From 1967 through 1973 Jordan's economy suffered greatly as a result of the fighting and punitive actions on the part of some radical Arab regimes. In the post-1974 oil boom, however, Jordan's fortunes improved significantly. Jordan's trained population and loyal military performed valuable services for the Arab petroleum producing countries for which they were well paid. The king and his brother, Crown Prince Hassan, also sought and received grants and concessional loans from the same countries. The infrastructure built in the 1950s and 1960s allowed these funds to fuel economic expansion. Not only were there rapid advances in socio-economic development in the 1970s and 1980s, but also King Hussein allowed his people personal and economic freedom in an environment of civil order. Neither of the Hashemite monarchs, however, has allowed extensive political freedom or participation. Apparently to fill this void, King Hussein recalled parliament in 1984 after a ten-year hiatus.
Another major theme during King Hussein's reign was his difficult search for peace with Israel in the context of a realization of the just rights of the Palestinians. In the aftermath of the 1967 war with Israel he was the chief Arab negotiator in the formulation of the United Nations Security Council Resolution 242 which stipulated the principle of exchange of territory for peaceful relations with Israel as well as the inadmissibility of acquisition of territory by war. In 1972 the king followed up on this resolution with a proposal for a United Arab Kingdom which would be composed of East Jordan and the West Bank, the latter of which would enjoy local autonomy under the Jordanian crown.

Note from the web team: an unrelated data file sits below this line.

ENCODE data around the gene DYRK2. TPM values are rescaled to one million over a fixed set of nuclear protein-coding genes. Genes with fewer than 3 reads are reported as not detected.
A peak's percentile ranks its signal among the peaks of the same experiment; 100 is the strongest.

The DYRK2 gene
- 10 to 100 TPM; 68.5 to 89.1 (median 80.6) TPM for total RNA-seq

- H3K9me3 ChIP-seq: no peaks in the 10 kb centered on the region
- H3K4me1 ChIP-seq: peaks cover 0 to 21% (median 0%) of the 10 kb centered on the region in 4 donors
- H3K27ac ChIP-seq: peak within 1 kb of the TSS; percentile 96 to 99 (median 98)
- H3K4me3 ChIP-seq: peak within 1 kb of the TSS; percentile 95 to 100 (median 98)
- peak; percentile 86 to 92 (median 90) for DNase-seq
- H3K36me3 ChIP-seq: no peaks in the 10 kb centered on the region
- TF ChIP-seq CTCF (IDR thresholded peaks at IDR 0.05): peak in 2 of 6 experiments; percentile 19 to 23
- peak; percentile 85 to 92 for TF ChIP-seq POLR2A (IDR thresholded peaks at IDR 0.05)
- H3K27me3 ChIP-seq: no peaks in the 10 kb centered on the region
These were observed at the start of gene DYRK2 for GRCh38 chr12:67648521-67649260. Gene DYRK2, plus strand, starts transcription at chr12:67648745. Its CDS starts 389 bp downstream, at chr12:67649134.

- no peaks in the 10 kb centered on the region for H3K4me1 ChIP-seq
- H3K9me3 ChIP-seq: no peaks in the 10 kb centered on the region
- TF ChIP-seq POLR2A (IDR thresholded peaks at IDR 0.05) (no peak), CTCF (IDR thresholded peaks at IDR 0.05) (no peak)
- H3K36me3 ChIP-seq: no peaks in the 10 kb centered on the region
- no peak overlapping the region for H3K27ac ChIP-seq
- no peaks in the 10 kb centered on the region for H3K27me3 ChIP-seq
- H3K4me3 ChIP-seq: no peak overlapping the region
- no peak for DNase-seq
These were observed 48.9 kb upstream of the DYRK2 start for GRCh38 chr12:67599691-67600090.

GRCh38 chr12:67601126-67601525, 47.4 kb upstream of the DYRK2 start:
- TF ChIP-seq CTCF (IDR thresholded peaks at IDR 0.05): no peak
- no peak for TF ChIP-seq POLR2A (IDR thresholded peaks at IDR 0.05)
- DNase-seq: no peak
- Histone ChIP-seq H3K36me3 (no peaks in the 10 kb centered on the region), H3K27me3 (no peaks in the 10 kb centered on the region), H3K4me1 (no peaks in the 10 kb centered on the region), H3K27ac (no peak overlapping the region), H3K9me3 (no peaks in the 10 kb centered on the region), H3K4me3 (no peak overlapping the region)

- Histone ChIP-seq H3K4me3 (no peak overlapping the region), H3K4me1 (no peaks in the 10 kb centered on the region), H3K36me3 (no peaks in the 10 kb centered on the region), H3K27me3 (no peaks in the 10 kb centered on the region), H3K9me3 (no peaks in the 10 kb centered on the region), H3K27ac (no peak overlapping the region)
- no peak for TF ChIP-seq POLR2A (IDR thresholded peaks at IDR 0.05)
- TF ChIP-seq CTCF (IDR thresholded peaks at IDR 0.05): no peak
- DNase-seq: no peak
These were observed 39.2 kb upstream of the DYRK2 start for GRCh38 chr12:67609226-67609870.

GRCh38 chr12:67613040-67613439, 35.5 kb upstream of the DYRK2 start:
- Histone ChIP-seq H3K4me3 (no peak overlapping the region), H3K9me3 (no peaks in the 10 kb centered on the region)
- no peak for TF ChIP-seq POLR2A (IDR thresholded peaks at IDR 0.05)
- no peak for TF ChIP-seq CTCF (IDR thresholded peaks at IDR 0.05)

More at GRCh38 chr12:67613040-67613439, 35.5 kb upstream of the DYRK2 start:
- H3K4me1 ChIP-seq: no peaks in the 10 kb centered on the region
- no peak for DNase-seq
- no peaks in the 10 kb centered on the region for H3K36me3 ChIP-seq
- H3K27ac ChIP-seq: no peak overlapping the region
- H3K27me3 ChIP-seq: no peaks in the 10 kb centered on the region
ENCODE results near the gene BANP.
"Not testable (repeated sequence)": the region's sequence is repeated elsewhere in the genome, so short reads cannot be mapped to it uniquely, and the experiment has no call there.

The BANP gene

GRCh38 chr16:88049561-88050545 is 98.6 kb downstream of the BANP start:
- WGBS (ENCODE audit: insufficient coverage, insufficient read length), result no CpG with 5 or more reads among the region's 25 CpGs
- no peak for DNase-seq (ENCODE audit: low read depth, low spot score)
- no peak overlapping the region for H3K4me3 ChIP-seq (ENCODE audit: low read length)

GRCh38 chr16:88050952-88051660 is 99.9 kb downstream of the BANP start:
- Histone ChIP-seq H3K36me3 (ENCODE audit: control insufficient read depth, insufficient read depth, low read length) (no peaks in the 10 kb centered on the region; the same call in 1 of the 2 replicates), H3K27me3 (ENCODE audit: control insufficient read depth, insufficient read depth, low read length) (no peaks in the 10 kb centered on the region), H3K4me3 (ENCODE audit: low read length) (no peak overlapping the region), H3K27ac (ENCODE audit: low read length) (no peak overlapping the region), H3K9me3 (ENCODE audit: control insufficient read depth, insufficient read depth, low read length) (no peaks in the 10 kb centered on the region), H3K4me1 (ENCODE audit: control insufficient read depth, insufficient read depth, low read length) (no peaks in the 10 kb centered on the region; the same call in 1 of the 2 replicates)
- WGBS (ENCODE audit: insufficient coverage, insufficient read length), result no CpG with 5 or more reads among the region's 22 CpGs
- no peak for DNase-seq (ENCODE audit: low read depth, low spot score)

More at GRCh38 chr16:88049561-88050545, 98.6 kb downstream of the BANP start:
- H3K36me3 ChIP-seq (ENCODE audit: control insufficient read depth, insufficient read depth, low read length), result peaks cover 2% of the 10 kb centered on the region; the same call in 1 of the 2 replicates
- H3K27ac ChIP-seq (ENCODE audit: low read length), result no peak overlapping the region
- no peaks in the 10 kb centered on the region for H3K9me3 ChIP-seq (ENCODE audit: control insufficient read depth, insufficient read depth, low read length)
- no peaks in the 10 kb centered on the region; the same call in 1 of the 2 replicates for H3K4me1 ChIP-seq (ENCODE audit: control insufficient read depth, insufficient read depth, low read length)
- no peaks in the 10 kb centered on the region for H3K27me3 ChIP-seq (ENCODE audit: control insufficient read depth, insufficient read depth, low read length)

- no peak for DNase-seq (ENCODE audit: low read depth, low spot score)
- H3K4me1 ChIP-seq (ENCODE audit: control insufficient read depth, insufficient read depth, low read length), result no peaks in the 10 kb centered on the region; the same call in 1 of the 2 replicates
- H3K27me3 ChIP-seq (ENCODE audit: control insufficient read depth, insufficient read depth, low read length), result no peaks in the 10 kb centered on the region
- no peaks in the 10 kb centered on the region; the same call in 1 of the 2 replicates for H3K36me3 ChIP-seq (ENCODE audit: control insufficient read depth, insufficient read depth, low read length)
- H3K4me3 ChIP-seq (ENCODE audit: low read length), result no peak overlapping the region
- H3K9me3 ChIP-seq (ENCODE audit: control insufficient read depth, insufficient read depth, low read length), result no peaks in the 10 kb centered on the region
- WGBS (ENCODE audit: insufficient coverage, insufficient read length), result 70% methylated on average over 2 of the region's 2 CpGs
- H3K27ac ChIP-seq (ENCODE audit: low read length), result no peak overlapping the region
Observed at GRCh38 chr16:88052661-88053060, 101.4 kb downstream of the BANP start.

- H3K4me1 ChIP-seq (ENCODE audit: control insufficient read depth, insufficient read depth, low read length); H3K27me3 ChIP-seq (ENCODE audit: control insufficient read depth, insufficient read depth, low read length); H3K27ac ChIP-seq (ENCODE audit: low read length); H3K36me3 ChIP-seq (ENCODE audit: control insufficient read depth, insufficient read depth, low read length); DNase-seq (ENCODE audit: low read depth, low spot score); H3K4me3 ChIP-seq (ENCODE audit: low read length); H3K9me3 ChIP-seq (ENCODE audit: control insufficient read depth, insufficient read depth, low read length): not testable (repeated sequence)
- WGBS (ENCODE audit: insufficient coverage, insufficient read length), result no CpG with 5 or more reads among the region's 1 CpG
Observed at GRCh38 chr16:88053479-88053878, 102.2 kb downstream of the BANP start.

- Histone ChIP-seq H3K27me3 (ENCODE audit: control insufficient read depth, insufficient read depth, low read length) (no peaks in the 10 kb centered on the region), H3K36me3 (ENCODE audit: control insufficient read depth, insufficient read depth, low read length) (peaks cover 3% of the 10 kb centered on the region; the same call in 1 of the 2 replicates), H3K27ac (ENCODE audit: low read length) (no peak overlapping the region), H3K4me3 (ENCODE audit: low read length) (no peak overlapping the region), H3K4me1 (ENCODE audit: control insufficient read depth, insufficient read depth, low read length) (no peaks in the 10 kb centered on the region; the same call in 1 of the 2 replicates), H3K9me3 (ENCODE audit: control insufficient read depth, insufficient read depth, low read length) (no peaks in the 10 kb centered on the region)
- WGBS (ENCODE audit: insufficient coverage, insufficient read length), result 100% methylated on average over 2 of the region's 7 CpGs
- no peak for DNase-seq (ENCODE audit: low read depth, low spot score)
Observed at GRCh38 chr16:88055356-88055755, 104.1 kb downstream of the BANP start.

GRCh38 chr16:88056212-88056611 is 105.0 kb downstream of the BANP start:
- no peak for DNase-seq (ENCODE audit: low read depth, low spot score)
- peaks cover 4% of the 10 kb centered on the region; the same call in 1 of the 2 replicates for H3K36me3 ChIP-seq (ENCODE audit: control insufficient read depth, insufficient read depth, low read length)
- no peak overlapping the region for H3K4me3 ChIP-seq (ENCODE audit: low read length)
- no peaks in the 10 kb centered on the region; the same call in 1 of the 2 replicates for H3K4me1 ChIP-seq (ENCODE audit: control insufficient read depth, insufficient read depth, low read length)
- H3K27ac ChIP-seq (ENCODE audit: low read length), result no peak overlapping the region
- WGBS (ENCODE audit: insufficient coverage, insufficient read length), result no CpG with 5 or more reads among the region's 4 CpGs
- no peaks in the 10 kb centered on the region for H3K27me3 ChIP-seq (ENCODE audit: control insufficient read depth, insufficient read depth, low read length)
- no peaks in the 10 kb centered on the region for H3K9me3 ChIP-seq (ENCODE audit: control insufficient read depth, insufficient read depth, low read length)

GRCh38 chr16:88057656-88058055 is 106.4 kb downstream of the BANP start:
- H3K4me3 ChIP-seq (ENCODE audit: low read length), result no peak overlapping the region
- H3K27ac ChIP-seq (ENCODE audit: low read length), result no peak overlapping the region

In 1974 Hussein surrendered leadership in negotiations over the West Bank and Jerusalem to the Palestinian Liberation Organization (PLO), which was recognized by the Rabat summit as the sole legitimate representative of the Palestinian people. Consistent with this position, he refused to participate in the autonomy talks envisaged by the Camp David agreements of 1978, which had in fact been rejected by the PLO. But when Egypt and Israel signed a subsequent peace treaty in 1979 Jordan became the first Arab nation to cut diplomatic ties with Egypt.